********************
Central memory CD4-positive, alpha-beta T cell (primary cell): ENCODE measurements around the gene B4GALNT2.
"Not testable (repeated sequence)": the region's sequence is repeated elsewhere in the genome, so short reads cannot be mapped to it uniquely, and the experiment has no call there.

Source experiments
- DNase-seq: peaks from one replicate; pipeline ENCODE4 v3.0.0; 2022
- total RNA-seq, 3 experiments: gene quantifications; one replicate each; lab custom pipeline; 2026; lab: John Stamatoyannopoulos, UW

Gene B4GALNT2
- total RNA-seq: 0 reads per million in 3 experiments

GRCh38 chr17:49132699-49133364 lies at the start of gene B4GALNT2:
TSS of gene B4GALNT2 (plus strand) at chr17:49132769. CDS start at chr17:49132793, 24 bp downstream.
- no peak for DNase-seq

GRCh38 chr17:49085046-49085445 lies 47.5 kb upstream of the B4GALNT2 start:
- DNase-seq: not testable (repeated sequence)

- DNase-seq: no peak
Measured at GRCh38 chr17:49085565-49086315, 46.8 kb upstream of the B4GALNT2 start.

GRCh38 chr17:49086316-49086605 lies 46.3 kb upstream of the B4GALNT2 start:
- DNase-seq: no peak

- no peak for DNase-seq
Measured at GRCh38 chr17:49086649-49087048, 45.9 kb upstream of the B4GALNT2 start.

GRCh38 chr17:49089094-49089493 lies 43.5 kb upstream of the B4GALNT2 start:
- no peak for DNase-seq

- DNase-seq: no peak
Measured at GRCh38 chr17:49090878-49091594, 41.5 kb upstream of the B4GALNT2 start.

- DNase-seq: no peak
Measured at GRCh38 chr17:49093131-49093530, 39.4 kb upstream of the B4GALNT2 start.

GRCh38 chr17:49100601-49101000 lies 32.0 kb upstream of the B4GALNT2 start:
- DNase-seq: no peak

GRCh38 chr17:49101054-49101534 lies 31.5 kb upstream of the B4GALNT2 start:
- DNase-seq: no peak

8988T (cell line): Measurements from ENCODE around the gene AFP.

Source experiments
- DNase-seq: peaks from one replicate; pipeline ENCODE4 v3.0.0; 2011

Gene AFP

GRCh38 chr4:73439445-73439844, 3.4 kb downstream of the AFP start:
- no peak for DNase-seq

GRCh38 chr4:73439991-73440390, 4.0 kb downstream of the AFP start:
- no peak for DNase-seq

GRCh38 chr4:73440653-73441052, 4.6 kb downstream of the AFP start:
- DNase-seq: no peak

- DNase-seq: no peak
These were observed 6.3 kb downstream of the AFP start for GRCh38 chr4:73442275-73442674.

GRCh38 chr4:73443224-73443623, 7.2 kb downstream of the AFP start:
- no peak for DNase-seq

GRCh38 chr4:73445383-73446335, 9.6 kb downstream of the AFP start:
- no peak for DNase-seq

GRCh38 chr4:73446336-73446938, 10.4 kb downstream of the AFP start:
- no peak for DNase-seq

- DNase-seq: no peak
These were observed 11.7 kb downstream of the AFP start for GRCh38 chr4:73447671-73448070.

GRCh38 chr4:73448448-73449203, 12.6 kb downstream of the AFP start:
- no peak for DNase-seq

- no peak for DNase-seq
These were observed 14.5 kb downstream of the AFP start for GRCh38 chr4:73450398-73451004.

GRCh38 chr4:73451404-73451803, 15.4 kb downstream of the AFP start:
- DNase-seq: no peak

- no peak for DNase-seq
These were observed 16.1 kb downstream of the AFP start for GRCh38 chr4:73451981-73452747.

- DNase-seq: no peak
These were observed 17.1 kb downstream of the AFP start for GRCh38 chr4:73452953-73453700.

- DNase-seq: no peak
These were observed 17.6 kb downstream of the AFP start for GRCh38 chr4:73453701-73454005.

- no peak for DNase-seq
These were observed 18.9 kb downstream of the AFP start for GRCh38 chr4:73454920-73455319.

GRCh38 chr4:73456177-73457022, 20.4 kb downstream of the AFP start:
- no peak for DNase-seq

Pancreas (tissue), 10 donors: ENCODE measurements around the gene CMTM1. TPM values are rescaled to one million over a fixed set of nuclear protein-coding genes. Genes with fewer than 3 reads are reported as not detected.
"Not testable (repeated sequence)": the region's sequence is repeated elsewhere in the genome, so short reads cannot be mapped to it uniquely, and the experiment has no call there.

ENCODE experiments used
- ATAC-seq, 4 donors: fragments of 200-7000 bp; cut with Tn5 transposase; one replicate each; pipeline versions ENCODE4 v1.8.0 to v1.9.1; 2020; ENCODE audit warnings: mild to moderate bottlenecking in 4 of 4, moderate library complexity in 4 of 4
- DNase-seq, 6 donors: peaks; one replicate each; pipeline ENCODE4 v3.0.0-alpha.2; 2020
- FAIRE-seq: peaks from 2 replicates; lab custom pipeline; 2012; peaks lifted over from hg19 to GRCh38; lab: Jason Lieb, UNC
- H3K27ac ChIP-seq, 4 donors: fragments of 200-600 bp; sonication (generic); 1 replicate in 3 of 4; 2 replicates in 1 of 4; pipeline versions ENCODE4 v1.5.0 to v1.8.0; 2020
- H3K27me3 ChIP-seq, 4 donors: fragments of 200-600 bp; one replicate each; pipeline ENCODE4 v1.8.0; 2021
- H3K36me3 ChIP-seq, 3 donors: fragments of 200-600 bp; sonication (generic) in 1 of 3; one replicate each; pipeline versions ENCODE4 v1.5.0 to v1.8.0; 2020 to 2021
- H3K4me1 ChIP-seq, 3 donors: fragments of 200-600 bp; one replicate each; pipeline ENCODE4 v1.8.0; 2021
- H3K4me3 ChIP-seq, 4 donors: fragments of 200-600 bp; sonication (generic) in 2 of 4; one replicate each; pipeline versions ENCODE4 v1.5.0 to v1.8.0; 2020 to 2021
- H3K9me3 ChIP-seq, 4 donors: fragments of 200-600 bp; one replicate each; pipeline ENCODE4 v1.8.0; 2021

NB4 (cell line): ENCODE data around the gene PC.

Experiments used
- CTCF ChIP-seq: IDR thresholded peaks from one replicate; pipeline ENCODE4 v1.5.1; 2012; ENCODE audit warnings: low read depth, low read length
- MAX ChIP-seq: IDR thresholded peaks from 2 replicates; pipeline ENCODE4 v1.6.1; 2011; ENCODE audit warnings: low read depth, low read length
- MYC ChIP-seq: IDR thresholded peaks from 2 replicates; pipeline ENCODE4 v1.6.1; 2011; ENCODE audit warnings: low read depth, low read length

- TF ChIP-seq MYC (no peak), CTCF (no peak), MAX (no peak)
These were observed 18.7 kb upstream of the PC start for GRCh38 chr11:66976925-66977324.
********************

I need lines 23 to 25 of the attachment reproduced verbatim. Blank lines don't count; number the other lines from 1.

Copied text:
- DNase-seq: no peak
Measured at GRCh38 chr17:49093131-49093530, 39.4 kb upstream of the B4GALNT2 start.

GRCh38 chr17:49100601-49101000 lies 32.0 kb upstream of the B4GALNT2 start: